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Jane Jermyn

  • Ceramicist
  • Lismore, Ireland
Jane Jermyn Ceramicist
By appointment only
+353 872187962
©Rosalind Ledingham

In the language of clay

  • • Jane has travelled extensively to develop her craft
  • • Her work is distinguished by texture and form
  • • Nature is her consent muse

Jane Jermyn began studying ceramics in her forties. She had always wanted to work with the material but started her artistic pathway in textiles. Her work today is organic and heavily textured, drawing inspiration from the natural world. Jane uses experimental techniques and multiple firings to build up surfaces which are reminiscent of the elements in nature, often echoing geological formations. Creative and cultural exchange are a cornerstone of her practice and she has taken part in symposia, residencies and workshops across the world, including in Siberia, Cuba, Japan, South Korea, Europe, South Africa, Australia and many times in India. Jane embraces how clay allows her to connect with others who speak "different ‘dialects’ of the same language – clay."

Read the full interview


  • ©Tom Murphy
  • ©Tom Murphy
  • ©Tom Murphy
  • ©Tom Murphy
  • ©Tom Murphy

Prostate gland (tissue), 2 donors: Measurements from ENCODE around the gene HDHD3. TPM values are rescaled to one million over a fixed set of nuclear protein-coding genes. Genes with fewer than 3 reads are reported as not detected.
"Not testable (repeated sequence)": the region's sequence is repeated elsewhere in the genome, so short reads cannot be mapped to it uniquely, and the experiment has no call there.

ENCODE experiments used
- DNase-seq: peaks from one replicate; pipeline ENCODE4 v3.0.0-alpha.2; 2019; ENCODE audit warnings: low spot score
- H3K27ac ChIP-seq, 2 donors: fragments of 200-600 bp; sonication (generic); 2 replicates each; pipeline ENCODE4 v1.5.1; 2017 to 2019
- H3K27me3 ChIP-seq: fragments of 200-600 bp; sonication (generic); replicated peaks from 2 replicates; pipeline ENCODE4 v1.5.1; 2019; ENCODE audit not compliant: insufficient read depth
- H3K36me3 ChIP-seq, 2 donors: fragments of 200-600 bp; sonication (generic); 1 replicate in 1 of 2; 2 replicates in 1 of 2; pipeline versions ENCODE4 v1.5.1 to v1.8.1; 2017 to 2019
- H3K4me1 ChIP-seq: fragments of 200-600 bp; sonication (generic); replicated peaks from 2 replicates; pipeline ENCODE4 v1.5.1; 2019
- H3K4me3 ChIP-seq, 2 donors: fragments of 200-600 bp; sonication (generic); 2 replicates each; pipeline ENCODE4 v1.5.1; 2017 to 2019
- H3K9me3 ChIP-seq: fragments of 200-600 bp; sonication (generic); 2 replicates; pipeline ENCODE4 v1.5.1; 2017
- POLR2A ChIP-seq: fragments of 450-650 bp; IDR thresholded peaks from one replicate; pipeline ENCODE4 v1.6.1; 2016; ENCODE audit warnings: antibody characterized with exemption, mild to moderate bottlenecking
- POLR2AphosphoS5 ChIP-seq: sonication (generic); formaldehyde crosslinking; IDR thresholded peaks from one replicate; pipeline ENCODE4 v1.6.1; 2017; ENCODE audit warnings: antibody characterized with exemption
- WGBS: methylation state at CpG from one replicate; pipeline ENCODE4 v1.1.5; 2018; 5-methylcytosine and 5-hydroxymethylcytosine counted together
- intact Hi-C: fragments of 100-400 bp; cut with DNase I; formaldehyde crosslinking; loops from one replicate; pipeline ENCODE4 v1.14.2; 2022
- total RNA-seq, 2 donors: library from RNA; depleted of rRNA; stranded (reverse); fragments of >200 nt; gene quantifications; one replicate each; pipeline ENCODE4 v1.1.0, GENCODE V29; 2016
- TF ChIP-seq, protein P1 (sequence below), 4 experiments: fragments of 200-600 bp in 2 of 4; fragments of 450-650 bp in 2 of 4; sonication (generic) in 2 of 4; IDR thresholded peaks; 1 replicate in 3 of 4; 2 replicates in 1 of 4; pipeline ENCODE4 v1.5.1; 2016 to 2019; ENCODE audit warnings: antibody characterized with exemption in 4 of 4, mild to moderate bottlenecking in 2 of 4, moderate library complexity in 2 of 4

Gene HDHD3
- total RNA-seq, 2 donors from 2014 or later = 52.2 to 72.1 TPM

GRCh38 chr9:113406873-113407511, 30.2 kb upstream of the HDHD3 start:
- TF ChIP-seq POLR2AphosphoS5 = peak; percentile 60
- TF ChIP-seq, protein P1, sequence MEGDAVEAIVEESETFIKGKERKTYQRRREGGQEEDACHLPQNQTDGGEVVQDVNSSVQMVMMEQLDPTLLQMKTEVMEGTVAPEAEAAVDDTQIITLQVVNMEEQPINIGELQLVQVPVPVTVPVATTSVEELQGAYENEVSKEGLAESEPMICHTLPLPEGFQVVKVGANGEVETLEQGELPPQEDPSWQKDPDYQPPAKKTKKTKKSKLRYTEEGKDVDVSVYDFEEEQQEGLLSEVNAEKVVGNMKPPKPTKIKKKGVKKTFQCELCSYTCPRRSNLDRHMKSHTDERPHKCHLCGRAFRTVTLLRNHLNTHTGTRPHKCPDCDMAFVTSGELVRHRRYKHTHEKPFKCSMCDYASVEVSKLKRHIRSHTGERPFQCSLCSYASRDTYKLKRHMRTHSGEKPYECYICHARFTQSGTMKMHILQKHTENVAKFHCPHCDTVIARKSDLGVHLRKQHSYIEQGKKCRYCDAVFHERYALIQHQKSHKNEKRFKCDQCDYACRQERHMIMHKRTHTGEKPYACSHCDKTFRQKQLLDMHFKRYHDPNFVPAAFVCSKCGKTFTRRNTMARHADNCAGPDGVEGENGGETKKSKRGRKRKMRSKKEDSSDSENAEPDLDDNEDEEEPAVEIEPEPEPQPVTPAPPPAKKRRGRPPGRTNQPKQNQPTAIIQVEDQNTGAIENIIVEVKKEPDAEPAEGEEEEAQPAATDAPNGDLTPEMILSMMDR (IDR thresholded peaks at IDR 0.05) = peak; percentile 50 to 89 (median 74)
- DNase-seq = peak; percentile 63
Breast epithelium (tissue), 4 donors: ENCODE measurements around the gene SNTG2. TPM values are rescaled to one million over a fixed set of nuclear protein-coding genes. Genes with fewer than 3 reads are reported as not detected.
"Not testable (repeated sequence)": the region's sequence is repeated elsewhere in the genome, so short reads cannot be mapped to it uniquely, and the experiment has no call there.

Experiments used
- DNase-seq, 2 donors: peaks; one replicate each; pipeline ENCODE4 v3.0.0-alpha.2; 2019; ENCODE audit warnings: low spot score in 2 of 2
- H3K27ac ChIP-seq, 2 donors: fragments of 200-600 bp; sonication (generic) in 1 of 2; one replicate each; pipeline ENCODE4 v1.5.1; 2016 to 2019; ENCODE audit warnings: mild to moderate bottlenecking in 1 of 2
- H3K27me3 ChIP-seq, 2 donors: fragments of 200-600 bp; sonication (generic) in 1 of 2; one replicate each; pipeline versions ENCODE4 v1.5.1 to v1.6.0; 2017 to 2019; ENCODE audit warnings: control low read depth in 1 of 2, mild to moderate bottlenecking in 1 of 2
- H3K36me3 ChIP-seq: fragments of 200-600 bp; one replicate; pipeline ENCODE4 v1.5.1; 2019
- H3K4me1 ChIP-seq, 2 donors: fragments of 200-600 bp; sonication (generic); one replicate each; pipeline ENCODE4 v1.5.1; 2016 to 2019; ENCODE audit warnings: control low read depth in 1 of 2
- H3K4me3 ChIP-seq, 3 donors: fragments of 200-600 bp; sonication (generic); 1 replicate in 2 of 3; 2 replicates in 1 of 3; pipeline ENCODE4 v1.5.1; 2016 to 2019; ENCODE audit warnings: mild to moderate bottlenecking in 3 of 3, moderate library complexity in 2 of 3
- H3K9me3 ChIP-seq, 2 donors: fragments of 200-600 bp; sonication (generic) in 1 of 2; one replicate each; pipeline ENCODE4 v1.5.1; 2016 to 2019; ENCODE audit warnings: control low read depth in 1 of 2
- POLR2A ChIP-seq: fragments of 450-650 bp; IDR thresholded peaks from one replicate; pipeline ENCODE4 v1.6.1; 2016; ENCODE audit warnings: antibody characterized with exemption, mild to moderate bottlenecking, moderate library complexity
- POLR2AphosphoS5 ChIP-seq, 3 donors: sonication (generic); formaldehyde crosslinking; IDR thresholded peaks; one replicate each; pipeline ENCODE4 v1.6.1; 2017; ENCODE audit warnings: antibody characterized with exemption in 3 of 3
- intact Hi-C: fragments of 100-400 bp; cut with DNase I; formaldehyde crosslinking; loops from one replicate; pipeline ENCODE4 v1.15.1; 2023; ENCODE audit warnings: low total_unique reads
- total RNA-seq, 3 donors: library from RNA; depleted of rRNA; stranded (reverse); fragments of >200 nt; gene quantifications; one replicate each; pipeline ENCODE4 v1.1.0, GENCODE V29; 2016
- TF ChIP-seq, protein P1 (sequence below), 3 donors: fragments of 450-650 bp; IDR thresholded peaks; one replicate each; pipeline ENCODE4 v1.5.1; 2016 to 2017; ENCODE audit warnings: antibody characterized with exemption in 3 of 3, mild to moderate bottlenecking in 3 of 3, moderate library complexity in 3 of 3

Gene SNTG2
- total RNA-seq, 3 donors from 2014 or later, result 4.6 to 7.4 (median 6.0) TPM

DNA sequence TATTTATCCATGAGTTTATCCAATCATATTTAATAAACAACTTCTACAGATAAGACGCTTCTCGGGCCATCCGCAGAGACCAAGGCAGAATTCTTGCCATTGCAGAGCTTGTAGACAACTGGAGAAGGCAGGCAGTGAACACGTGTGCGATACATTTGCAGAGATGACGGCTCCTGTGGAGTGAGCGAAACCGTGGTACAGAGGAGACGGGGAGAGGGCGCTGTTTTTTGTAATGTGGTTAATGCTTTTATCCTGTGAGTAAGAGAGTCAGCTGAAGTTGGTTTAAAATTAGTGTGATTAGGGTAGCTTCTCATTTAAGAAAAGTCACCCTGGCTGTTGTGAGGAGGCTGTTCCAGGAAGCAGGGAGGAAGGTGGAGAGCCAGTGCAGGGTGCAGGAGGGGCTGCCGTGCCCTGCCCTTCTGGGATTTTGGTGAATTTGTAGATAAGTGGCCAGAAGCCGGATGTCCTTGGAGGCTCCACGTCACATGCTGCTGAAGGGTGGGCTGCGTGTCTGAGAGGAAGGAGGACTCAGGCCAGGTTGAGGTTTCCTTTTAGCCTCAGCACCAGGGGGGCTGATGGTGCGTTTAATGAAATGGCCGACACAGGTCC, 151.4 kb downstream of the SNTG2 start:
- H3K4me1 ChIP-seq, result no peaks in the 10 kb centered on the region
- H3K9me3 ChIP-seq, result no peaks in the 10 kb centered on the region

Photo: ©Tom Murphy
Seed Pod

This is an organic shaped form, created in cream coloured paper-clay, unglazed. It is round with a small opening and finished with copper carbonate which gives the surface a dappled finish. It was hand-built and inspired by the image of a poppy seed under the microscope.

Photo: ©Tom Murphy

This is a form which echoes a star or sea-urchin shape, created in paper-clay which is unglazed. The piece is finished with copper carbonate, creating a natural textured finish. The form was inspired by drawings by Ernst Haeckel.

Photo: ©Tom Murphy

This is a round concave form in unglazed paper-clay. The ridges and inside of the form are finished with copper carbonate, giving a natural looking finish. The piece was hand-built.

Photo: ©Tom Murphy

This is a pebble shaped form, with a central rope-like detail. The piece looks like it has lichen attached to the surface. It was made in unglazed paper-clay and finished with copper carbonate.

Photo: ©Tom Murphy
Obvara Fired Trio

These three cream-coloured paper-clay forms echo forms found in nature. They are organic and have small holes across the top surface. They were hand-built and fired using an ancient traditional firing method called obvara, from Eastern Europe.

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